Examples include pictures of family members, dear friends, pets, favorite places such as a home or their church, hobbies they used to engage in such as a picture of a piano or golf clubs.
Depending on the person’s abilities glue 2-4 pictures per page on a piece of paper. Tell your loved one that these are your prayer subject idea pictures.
Show your loved one a page and asked them to point to a picture that they would like to pray with you about today. You of course would do the praying on the subject they chose.
As an example, if they chose their deceased pet Pumpkin, you might say a short prayer of thankfulness for the joy Pumpkin gave us etc.
If they chose a picture of a living person you might say a prayer of blessing for them, making sure to mention the name of the person and the relationship to your loved one. You might say, “My loved one wants us to pray for her daughter Sally today.” Then pray about one of Sally’s current life situation needs you know about. In this way, your loved one can participate in intercession on a higher, more detailed level than their limitations allow.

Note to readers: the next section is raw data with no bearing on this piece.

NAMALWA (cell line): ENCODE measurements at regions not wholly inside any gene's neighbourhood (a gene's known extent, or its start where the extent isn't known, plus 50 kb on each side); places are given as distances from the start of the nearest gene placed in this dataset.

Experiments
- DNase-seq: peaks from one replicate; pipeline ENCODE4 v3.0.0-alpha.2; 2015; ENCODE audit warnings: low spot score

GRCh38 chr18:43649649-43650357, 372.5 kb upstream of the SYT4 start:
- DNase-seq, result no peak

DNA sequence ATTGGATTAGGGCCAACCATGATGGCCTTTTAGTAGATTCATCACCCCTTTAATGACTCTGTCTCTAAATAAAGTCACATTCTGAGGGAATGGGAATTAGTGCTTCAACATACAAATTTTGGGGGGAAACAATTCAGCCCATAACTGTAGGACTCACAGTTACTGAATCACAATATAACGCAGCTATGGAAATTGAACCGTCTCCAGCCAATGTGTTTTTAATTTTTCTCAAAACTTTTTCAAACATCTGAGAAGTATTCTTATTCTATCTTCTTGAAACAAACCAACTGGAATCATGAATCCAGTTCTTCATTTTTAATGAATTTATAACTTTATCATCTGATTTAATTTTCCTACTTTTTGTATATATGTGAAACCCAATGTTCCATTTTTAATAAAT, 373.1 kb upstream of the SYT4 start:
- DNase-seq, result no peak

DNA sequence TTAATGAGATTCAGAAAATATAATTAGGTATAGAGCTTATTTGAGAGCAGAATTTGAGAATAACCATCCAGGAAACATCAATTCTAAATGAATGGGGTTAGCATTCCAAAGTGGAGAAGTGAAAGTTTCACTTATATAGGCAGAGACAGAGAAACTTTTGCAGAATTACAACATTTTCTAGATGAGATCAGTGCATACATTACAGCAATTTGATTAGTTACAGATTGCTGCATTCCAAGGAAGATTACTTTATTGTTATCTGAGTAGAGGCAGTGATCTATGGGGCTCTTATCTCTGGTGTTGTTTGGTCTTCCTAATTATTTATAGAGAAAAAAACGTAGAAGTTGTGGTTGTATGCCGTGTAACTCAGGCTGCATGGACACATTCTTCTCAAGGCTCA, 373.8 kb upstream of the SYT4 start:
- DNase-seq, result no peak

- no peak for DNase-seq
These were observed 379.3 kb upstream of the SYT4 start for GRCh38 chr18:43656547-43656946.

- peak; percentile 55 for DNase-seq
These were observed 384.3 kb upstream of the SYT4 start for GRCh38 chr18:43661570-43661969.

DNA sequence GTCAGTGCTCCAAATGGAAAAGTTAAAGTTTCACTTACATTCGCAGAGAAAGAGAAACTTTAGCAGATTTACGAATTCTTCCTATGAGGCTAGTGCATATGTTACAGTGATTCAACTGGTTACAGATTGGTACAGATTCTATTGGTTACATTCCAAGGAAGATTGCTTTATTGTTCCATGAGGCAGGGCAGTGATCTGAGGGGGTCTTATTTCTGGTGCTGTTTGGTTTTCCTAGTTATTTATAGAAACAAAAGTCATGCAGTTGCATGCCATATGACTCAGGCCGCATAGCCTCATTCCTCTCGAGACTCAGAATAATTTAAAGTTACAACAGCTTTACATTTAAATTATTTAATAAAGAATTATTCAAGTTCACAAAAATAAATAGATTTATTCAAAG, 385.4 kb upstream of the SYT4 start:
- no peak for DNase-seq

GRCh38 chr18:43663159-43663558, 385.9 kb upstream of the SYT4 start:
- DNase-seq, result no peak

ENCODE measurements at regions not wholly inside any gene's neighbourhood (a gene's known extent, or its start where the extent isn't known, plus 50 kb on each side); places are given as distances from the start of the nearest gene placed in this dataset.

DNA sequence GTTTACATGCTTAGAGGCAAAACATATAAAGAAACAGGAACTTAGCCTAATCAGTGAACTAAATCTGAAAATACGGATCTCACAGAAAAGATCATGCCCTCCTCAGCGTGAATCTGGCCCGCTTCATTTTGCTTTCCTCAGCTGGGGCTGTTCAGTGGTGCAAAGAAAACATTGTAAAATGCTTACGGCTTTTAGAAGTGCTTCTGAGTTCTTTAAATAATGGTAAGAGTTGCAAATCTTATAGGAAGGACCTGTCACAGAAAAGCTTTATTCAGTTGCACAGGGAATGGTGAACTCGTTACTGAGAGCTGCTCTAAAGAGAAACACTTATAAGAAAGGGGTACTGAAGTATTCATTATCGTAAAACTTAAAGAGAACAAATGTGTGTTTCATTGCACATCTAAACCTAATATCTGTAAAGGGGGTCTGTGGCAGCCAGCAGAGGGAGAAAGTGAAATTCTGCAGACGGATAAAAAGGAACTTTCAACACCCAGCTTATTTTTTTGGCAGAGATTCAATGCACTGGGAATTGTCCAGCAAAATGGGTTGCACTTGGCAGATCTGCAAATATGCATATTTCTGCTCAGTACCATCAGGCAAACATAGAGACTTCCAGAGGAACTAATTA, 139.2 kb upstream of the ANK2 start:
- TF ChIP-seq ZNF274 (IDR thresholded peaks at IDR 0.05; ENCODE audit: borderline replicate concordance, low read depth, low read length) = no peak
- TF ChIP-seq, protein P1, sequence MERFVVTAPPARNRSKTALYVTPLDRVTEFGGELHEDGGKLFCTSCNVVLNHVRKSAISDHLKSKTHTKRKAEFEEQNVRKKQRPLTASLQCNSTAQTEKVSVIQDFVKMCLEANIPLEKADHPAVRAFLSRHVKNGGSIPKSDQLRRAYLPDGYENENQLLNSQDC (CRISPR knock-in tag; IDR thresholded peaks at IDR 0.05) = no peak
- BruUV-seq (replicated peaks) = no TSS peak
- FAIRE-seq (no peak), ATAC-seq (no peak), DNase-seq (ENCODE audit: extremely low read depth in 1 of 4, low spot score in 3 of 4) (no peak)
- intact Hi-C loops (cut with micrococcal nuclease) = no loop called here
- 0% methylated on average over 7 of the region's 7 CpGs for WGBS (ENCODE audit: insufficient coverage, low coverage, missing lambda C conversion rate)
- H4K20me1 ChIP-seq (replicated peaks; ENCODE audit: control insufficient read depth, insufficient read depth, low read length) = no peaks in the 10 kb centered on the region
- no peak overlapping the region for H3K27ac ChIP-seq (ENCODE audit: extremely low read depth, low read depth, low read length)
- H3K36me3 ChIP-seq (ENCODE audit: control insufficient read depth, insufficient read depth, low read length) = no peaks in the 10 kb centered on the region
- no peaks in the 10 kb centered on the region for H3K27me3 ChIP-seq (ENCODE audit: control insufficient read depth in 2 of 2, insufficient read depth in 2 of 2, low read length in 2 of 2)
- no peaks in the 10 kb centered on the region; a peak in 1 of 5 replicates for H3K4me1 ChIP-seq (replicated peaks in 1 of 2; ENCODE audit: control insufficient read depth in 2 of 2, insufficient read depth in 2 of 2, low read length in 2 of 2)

If they are unable or unwilling to point at the card, you can say, “I see you’re drawn to the looking at the picture of the old home place today.” Then say a prayer of thanksgiving appropriate to the subject.
Folded hands, bowed head prayer
In this idea for praying with dementia patients and Alzheimer’s patients and the ideas that follow it, you will be engaging your loved one in symbolic means of prayer that are nonverbal yet hold powerful meaning as a form of prayer. In these symbolic ways of participating in prayer, you would instruct your loved one to do the gesture, posture or action while you say a short prayer out loud.
The most typical prayer posture is with hands folded and head bowed. This gesture is used almost exclusively to indicate prayer. Helping your loved one assume this posture helps their bodies and spirits know that they are participating in prayer.